Pretty, Easy Presentations for Party Food
I’m always on the hunt for new and interesting ways to present small bites and appetizers at parties. I want my guests to be as excited by what they see on table as what they taste when they bite into a dish. I’m also a one-woman show when it comes to preparing for party, so trick to make getting food to the table quickly while still looking great shoots right to the top of my keeper list like a rocket.
This last spring I attended the Food Republic Interview Lounge before the Austin Food and Wine Festival at the oh-so-luxurious W Hotel in downtown Austin. And while the Food Republic interviews were fun, funny, and interesting, I found myself salivating not only over the excellent “snacks” provided by the W’s restaurant TRACE, but by the simply creative techniques they used to present the food.
I’ve been hanging onto my photos of the event for months because I knew they would come in handy this holiday season as I plan for open houses, dinners, and gatherings of all types. I hope you’ll find some inspiration in them as well.
Cast Iron Can Be Upscale
The culinary team at the W used mini Staub cast iron skillets for several different presentations, including a whimsical twist on state fair food with corn dog balls resting right in bright yellow mustard for a nice color contrast.
They also piled papas bravas into these little skillets, doused them in romesco sauce, and added a few toothpicks for good measure.
Both of these presentations needed little more than the skillet to make them stand out. And even in a distinctly upscale setting, the skillets fit right in when sitting on an elegant white plate. It’s a little bit unexpected and a lot of fun.
I also really like how they just piled the potatoes right on up instead of lining them up in neat rows on a platter. It’s certainly a faster way to serve the food but more than that it encourages communal snacking as everyone gathers around the plate to grab a toothpick and dip their potato in some sauce.
And speaking of toothpicks, how great are these mini-bamboo skewers? They bring their own interesting dimension to the dish and trump ye ol’ toothpick. You can buy them in all sorts of lengths to compliment the food and serving dishes you’re using. I buy them in bulk to have on hand throughout the season.
While the Staub cast iron can be pricy if you want to buy a whole slew of them, you probably only need a couple or three on hand. You can of course cook in them year round the make individual portions of mac and cheese, french toast casserole, roasted veggies, and more. To achieve a similar visual affect at a nicer price-point, try these colorful Italian Ceramic soup bowls from Sur La Table. They put them on sale every so often, so keep an eye out and stock up.
Simple Sausage Makes a Pretty Big Splash
Often just a few quality ingredients, prepared simply and presented well, are all you need to put together a great dish. The W cooked up some house made lamb sausage, sliced it into two-bite pieces, and served it on a schemer of tzatziki sauce. The tzatziki would have been lost on a white dish, but because this one had a hint of color to it, the colors worked well together for a tasty pallet.
And while the folks at Trace make their own sausage, you can find high-quality fresh sausages from artisans in most places these days. In Austin I look no further than Dai Due or in the butcher’s cases at Whole Foods or Central Market. Sauces like tzatziki come together quickly you can pair just about any quality sausage with a sauce in this presentation for appetizers in a flash.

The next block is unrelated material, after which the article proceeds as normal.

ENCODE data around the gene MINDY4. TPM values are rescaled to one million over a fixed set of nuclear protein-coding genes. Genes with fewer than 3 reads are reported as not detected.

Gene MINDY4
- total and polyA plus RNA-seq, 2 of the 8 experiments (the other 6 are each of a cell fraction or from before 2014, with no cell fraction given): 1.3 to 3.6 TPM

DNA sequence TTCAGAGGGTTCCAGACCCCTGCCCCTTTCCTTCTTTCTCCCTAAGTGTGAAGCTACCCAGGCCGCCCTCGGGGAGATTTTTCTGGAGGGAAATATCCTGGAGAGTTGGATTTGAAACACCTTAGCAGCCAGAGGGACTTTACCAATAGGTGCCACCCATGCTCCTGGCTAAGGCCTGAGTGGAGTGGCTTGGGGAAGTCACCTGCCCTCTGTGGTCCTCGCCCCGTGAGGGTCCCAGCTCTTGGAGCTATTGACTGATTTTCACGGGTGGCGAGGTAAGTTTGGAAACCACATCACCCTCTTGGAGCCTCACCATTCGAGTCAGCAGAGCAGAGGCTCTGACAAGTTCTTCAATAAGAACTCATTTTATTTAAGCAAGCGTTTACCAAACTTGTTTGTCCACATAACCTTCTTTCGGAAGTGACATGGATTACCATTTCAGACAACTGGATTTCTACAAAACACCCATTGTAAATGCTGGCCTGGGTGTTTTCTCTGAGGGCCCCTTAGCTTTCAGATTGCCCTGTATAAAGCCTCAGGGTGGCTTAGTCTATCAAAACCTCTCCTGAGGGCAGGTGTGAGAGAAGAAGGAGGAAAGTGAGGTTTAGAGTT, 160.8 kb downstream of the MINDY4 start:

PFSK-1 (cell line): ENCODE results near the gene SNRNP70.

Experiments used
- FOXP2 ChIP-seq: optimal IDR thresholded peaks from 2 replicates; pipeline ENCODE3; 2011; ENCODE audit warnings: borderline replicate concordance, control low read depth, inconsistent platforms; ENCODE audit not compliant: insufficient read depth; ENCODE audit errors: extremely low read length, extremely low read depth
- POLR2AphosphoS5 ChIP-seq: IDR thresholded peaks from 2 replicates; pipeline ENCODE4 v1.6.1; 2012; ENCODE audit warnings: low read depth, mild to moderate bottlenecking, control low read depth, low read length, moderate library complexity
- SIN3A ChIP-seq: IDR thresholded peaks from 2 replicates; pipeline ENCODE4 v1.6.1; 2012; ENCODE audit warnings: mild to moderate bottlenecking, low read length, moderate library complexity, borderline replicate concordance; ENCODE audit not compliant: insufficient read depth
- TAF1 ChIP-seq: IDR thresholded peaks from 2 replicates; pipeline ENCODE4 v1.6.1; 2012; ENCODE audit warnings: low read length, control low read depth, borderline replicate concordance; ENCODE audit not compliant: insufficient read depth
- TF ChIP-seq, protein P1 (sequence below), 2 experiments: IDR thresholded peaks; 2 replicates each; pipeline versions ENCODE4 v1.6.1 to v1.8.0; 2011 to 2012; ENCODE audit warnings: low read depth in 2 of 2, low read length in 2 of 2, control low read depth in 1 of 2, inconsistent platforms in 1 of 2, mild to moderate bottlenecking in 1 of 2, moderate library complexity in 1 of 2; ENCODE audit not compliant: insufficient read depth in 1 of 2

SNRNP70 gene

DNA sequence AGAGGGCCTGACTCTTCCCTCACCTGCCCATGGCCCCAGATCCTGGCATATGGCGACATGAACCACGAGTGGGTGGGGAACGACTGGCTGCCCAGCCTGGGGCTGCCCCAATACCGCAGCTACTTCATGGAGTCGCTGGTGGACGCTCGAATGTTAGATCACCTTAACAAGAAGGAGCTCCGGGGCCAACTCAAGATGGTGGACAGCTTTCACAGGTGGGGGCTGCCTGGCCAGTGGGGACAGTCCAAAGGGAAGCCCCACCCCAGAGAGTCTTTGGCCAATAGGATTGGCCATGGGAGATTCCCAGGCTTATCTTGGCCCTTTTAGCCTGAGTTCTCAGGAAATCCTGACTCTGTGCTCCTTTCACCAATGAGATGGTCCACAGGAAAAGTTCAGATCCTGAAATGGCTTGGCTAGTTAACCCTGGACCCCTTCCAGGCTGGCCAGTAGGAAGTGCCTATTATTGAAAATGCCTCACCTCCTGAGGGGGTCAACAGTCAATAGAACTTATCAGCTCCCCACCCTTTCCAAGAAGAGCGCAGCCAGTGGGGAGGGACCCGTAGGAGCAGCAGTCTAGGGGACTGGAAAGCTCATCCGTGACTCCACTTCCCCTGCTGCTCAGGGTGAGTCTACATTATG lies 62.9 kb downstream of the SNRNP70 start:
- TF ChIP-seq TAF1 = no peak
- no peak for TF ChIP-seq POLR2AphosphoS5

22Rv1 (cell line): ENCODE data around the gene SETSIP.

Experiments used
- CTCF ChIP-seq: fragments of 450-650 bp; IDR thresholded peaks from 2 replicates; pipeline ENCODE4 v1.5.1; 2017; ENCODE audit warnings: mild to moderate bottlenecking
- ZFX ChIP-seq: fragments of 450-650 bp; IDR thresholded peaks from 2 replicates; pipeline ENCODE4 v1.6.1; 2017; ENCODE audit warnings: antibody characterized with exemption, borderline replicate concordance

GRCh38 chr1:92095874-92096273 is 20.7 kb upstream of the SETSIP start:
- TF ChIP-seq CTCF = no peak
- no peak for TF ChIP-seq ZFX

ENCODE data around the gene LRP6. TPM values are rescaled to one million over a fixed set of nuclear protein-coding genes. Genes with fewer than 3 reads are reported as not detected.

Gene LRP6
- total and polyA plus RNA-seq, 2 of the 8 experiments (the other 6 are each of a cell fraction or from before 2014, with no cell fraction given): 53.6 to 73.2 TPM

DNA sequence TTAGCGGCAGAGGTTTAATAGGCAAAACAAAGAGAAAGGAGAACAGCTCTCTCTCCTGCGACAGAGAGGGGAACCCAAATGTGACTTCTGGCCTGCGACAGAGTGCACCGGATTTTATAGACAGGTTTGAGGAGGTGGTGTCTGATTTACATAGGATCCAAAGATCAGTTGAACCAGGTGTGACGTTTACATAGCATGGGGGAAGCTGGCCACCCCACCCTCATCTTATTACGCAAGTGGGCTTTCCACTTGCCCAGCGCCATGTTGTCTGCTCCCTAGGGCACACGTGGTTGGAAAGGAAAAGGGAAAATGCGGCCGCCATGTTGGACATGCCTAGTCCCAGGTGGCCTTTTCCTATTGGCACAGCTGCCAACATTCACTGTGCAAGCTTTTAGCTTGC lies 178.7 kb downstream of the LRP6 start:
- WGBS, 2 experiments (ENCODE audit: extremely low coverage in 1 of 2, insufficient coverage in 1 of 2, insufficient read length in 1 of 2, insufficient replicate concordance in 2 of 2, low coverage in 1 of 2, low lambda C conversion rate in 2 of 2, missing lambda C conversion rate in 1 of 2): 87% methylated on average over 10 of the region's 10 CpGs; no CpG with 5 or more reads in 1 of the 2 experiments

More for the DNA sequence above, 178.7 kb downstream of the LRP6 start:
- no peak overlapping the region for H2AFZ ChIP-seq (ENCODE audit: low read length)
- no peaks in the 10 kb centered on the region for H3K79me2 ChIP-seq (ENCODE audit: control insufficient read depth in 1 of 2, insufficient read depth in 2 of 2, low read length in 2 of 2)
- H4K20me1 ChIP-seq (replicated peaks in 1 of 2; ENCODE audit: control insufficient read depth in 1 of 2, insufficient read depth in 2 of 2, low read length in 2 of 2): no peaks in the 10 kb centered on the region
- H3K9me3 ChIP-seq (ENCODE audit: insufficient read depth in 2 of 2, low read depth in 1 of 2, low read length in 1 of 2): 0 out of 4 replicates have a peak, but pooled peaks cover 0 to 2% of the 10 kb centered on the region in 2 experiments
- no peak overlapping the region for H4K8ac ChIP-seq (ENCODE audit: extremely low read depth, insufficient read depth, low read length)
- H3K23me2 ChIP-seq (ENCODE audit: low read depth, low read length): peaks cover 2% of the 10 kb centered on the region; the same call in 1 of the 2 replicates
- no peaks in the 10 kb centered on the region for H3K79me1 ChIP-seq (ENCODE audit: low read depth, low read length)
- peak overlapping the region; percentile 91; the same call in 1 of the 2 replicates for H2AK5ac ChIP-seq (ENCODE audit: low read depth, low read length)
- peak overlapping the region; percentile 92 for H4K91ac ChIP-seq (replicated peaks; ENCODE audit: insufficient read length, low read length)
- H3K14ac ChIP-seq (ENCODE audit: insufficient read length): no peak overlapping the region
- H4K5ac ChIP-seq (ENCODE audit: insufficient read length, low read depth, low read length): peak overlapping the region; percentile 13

Not Your Typical Veggie Platter
Vegetable platters get tired quickly. It’s great to have a selection of crunchy, fresh crudites on hand to help balance out the carbs and heavy foods you often find on holiday menus. There’s no rule that says you have to arrange them in rows or circles on a platter. Instead, take your cue from the W and pile them into jars or glasses for a completely different look.
You can buy mason jars in bulk online, at restaurant supply stores, or even at hobby stores like Michaels. They are a fun way to serve salads, desserts, and even ceviche so you can use them year round. You can also look to the glassware you already own for fun ways to arrange veggies and fruit. Martini glasses are great for tomatoes and slices of cucumber, serve long strips of carrot or even asparagus in water glasses, and put olives in highballs.
No Tea Sandwiches Here!
You can dress a sandwich up for a party without resorting to cookie cutters. Start with an interesting bread and pile on fresh, local, and colorful ingredients, as the W did here:
You want the sandwiches to be overflowing, just calling out to guests to pick them up, squish them a little, and take a hearty bite. They also don’t have to be picture perfect – the haphazard stacks are part of the charm and will save you a little bit of prep time too.
In this presentation the bamboo picks make another appearance (so versatile they are) and the arrangement on a cutting board creates the illusion that the sandwiches were just made, just for your guests. Serving on a cutting board great way to make use of equipment you already have in your kitchen, and the wood brings some texture and color variety to the table.
Loosen Up! Have Some Fun!
I tend to be overly obsessed when I’m setting up a holiday buffet or service that everything has to be “just so” and presented as a caterer would. The event at the W reminded me that fun and easy presentations can be just a powerful as very precise and elegant ones. They may even encourage your guests to loosen up a bit and help jump start the mixing and mingling.
Do you have a favorite easy, simple, or unexpected presentation trick? Do tell in the comments.